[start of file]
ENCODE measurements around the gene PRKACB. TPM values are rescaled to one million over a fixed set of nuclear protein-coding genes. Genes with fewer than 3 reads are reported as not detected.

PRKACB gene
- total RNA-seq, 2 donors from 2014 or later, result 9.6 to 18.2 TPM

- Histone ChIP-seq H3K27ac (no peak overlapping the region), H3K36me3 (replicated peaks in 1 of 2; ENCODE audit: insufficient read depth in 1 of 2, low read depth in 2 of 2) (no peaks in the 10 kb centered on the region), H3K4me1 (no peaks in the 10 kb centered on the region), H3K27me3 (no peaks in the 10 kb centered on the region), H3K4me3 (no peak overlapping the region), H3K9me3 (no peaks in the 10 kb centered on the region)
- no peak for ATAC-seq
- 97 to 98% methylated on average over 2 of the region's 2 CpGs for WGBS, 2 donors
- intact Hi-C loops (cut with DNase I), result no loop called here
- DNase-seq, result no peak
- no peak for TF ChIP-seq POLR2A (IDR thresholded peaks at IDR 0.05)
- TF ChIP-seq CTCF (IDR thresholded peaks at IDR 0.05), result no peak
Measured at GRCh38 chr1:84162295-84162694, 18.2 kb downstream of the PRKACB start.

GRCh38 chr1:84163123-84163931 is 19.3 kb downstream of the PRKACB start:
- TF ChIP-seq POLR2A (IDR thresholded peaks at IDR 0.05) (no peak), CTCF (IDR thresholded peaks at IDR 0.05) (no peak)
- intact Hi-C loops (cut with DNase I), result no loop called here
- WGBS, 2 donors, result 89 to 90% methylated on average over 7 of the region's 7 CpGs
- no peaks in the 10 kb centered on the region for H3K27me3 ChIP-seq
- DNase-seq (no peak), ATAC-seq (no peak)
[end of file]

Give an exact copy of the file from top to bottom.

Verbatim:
ENCODE measurements around the gene PRKACB. TPM values are rescaled to one million over a fixed set of nuclear protein-coding genes. Genes with fewer than 3 reads are reported as not detected.

PRKACB gene
- total RNA-seq, 2 donors from 2014 or later, result 9.6 to 18.2 TPM

- Histone ChIP-seq H3K27ac (no peak overlapping the region), H3K36me3 (replicated peaks in 1 of 2; ENCODE audit: insufficient read depth in 1 of 2, low read depth in 2 of 2) (no peaks in the 10 kb centered on the region), H3K4me1 (no peaks in the 10 kb centered on the region), H3K27me3 (no peaks in the 10 kb centered on the region), H3K4me3 (no peak overlapping the region), H3K9me3 (no peaks in the 10 kb centered on the region)
- no peak for ATAC-seq
- 97 to 98% methylated on average over 2 of the region's 2 CpGs for WGBS, 2 donors
- intact Hi-C loops (cut with DNase I), result no loop called here
- DNase-seq, result no peak
- no peak for TF ChIP-seq POLR2A (IDR thresholded peaks at IDR 0.05)
- TF ChIP-seq CTCF (IDR thresholded peaks at IDR 0.05), result no peak
Measured at GRCh38 chr1:84162295-84162694, 18.2 kb downstream of the PRKACB start.

GRCh38 chr1:84163123-84163931 is 19.3 kb downstream of the PRKACB start:
- TF ChIP-seq POLR2A (IDR thresholded peaks at IDR 0.05) (no peak), CTCF (IDR thresholded peaks at IDR 0.05) (no peak)
- intact Hi-C loops (cut with DNase I), result no loop called here
- WGBS, 2 donors, result 89 to 90% methylated on average over 7 of the region's 7 CpGs
- no peaks in the 10 kb centered on the region for H3K27me3 ChIP-seq
- DNase-seq (no peak), ATAC-seq (no peak)